Efforts to combat human trafficking around the world have advanced steadily over the past 15 years, since the
adoption of the Palermo Protocol and the passage of the TVPA in 2000. Scores of countries have expanded
implementation of the “3P” paradigm enshrined in these instruments, as governments investigate and prosecute
trafficking cases, provide protection and services to victims, and put improved measures in place to prevent the
crime from happening in the first place. Progress over this period of time has been nothing short of profound.
Yet, while the fight against human trafficking intensifies, millions of people continue to toil in compelled
service, exploited for the enrichment of others in virtually every country in the world.
As the International Labour Organization (ILO) estimated in 2014, forced labor in the private economy reaps some
$150 billion in illicit profits each year; most instances of what the Trafficking in Persons Report refers to as
human trafficking are covered by ILO’s definition of forced labor. These billions flood the formal marketplace,
corrupt the global economy, and taint purchases made by unwitting consumers. Long and complex supply chains that
cross multiple borders and rely on an array of subcontractors impede traceability and make it challenging to verify
that the goods and services bought and sold every day are untouched by modern-day slaves.
This means consumers of goods and services may be connected to human trafficking more closely than they
imagine—connected, however indirectly, to the man in the Amazon compelled to mine for gold and to the woman forced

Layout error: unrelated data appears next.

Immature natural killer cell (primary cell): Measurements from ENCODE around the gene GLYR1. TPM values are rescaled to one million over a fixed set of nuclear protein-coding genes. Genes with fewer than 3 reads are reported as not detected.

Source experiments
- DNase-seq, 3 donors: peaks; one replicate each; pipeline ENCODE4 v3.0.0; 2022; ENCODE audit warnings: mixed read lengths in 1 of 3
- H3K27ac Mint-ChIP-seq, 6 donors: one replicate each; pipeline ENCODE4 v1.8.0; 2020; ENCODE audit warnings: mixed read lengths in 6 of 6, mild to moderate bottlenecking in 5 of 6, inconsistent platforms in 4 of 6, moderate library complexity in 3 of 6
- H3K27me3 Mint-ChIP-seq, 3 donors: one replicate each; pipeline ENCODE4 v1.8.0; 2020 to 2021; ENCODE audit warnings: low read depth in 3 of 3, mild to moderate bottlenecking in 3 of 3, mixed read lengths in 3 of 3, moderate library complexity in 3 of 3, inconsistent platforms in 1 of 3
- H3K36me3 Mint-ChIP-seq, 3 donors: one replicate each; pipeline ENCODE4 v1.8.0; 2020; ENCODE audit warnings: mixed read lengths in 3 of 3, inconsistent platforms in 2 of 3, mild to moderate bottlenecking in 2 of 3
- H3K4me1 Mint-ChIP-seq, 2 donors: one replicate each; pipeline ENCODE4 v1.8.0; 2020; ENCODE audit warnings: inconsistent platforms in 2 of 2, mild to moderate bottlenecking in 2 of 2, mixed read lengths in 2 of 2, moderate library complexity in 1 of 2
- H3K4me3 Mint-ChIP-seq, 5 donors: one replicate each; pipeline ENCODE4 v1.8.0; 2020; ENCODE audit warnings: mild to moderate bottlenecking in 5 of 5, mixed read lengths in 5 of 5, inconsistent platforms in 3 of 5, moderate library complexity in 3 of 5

into prostitution in that same mining camp; linked to the construction worker in the Gulf who is unable to leave an
exploitative situation and to the woman in Indonesia who accepts a job as a caregiver and is instead made to work
in a brothel; tied to the child in West African cocoa fields who is compelled to work instead of going to school;
and to the Native American teenager who runs away from home and ends up a victim of sex trafficking near the oil
fields in North America.
Governments, the private sector, and individuals can all make a difference when it comes to addressing human
trafficking in supply chains. Each has the unique ability to leverage economic power to influence existing markets,
and create new ones, where workers can enjoy decent work and human dignity, and are free from coercion and the
exploitation associated with human trafficking.
THE RISK OF HUMAN TRAFFICKING IN SUPPLY CHAINS
Human trafficking has no boundaries and respects no laws. It exists in formal and informal labor markets of both
lawful and illicit industries, affecting skilled and unskilled workers from a spectrum of educational backgrounds.
Victims include adults and children, foreign nationals and citizens, those who travel far—whether through legal or
illegal channels—only to be subjected to exploitation, and those who have been exploited without ever leaving their
The fluid nature of the crime means traffickers can target vulnerable workers anywhere to fill labor shortages
everywhere along a supply chain. In the electronics sector, for example, human trafficking may exist in the
extractive stages (mining for raw material), in the component manufacturing stage (where separate pieces are
produced or combined), and in the production stage (where a good is assembled and packaged in a factory).
Risks are present in the service sector, as well as in the production of goods. The sheets in a hotel may be made
with cotton harvested by forced labor, the housekeeper cleaning the room may be exploited in labor trafficking, and
the room itself may be used as a temporary brothel by sex traffickers. The international community must both
understand the supply chains of the products used to provide a service (hotel sheets, airplane parts, medical
equipment) and also examine the risks to those workers who provide them (house cleaners, caregivers,